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The Social Origins of Language

By Daniel Dor

Presents a new theoretical framework for the origins of human language and sets key issues in language evolution in their wider context within biological and cultural evolution


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Preposition Placement in English: A Usage-Based Approach

By Thomas Hoffmann

This is the first study that empirically investigates preposition placement across all clause types. The study compares first-language (British English) and second-language (Kenyan English) data and will therefore appeal to readers interested in world Englishes. Over 100 authentic corpus examples are discussed in the text, which will appeal to those who want to see 'real data'


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Academic Paper


Title: The Heart of Heritage: Sociocultural Dimensions of Heritage Language Learning
Author: Agnes Weiyun He
Email: click here to access email
Homepage: http://semlab2.sbs.sunysb.edu/Users/ahe/ahe.html
Institution: (personal interest - not currently working at a university)
Linguistic Field: Applied Linguistics; Sociolinguistics
Abstract: The very notion of heritage language (HL) is a sociocultural one insofar as it is defined in terms of a group of people who speak it. Heritage languages also have a sociocultural function, both as a means of communication and as a way of identifying and transforming sociocultural groups. This article surveys two broad approaches to research on the sociocultural dimensions of HL learning. While both of these approaches acknowledge the close connection and mutual dependency between HL learning processes and sociocultural processes, they differ in that one of them takes a correlational perspective, and the other a social constructivist perspective. This article reviews a selective body of work conducted from each of the two perspectives and concludes with a discussion of the implications of the sociocultural complexity associated with HL learning for research and practice.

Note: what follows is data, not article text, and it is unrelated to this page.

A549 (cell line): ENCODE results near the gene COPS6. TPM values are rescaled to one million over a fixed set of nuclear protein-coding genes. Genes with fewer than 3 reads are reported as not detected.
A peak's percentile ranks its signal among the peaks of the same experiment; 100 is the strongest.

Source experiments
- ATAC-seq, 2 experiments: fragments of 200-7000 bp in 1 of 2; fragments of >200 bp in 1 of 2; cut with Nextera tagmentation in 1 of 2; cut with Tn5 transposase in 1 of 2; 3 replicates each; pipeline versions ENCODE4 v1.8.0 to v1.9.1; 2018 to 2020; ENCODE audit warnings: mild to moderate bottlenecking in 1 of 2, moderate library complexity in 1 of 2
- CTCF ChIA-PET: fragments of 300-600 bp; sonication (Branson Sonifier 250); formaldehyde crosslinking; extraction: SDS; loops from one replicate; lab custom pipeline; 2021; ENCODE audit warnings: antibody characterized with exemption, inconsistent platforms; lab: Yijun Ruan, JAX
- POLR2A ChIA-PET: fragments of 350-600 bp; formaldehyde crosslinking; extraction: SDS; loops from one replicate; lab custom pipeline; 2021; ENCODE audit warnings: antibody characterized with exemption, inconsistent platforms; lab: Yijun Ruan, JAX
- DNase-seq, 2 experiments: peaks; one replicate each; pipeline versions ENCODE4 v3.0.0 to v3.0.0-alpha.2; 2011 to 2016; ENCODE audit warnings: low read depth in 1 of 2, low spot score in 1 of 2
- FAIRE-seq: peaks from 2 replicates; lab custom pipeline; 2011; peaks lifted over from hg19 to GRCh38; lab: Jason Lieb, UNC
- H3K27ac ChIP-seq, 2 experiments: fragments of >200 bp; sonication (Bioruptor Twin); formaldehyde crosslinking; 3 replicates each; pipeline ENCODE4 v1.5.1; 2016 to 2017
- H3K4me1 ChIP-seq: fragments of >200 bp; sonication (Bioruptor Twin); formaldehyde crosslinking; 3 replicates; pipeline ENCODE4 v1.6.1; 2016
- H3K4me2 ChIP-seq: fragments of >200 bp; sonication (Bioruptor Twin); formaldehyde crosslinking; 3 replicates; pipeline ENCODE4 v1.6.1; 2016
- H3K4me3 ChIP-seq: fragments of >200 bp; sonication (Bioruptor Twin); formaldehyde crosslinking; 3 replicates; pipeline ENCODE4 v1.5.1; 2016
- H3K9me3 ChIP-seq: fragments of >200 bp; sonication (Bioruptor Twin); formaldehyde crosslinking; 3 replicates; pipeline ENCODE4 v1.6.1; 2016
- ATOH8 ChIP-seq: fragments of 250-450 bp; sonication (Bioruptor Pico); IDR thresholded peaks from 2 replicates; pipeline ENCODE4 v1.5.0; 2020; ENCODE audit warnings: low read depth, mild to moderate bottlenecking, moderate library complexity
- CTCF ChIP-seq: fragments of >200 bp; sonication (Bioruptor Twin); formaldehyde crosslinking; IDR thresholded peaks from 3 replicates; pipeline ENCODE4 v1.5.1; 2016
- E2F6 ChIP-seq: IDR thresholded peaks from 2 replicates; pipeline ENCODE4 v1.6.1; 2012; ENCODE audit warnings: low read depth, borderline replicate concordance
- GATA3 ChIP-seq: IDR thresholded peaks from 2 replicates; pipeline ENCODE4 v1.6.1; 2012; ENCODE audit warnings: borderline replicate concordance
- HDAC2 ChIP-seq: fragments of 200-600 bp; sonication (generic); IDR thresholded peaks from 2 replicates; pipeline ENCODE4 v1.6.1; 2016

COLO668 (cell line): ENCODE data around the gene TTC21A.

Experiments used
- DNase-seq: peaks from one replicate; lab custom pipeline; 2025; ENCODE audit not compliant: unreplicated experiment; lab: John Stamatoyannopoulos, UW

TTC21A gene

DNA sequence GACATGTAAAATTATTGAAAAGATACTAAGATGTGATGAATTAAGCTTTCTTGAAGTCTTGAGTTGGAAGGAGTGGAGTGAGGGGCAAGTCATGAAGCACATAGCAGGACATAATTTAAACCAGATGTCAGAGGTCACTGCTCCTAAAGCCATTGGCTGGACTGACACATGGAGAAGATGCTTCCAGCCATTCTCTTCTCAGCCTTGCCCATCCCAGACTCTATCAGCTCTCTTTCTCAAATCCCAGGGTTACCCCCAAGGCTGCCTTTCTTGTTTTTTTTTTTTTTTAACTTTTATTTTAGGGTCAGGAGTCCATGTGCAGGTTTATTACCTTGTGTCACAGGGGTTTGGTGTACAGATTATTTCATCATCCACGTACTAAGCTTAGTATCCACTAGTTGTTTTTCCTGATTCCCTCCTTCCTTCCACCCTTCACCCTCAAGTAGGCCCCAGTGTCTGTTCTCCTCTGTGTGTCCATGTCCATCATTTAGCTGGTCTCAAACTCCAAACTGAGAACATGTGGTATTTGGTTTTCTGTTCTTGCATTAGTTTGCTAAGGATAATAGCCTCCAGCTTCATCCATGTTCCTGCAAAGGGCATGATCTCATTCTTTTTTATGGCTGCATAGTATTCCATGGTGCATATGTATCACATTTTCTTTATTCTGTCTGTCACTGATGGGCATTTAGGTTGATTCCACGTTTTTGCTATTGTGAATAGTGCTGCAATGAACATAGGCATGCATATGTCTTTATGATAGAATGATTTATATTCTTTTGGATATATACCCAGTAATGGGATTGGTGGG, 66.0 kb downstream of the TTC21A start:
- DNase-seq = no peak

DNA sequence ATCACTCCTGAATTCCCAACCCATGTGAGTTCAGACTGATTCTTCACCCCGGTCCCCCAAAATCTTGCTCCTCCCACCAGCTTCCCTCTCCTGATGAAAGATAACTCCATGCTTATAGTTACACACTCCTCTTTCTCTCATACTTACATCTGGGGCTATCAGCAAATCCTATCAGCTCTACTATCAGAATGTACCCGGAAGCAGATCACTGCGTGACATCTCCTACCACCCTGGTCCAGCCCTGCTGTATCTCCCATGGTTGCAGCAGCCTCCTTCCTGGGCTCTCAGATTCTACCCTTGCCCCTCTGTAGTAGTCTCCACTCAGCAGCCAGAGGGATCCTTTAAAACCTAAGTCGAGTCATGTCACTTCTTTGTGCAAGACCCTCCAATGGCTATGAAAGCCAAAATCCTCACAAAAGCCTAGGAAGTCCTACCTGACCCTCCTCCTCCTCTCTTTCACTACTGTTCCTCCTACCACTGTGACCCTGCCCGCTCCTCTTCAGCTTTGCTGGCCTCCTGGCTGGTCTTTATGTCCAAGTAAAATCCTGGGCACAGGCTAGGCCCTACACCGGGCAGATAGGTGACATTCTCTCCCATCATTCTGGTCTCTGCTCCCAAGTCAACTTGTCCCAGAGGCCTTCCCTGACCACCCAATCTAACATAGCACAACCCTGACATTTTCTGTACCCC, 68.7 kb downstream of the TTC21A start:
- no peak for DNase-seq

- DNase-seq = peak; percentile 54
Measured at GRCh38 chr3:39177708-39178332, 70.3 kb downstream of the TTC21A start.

CUP at LINGUIST

This article appears in Annual Review of Applied Linguistics Vol. 30, Issue 1, which you can read on Cambridge's site or on LINGUIST .



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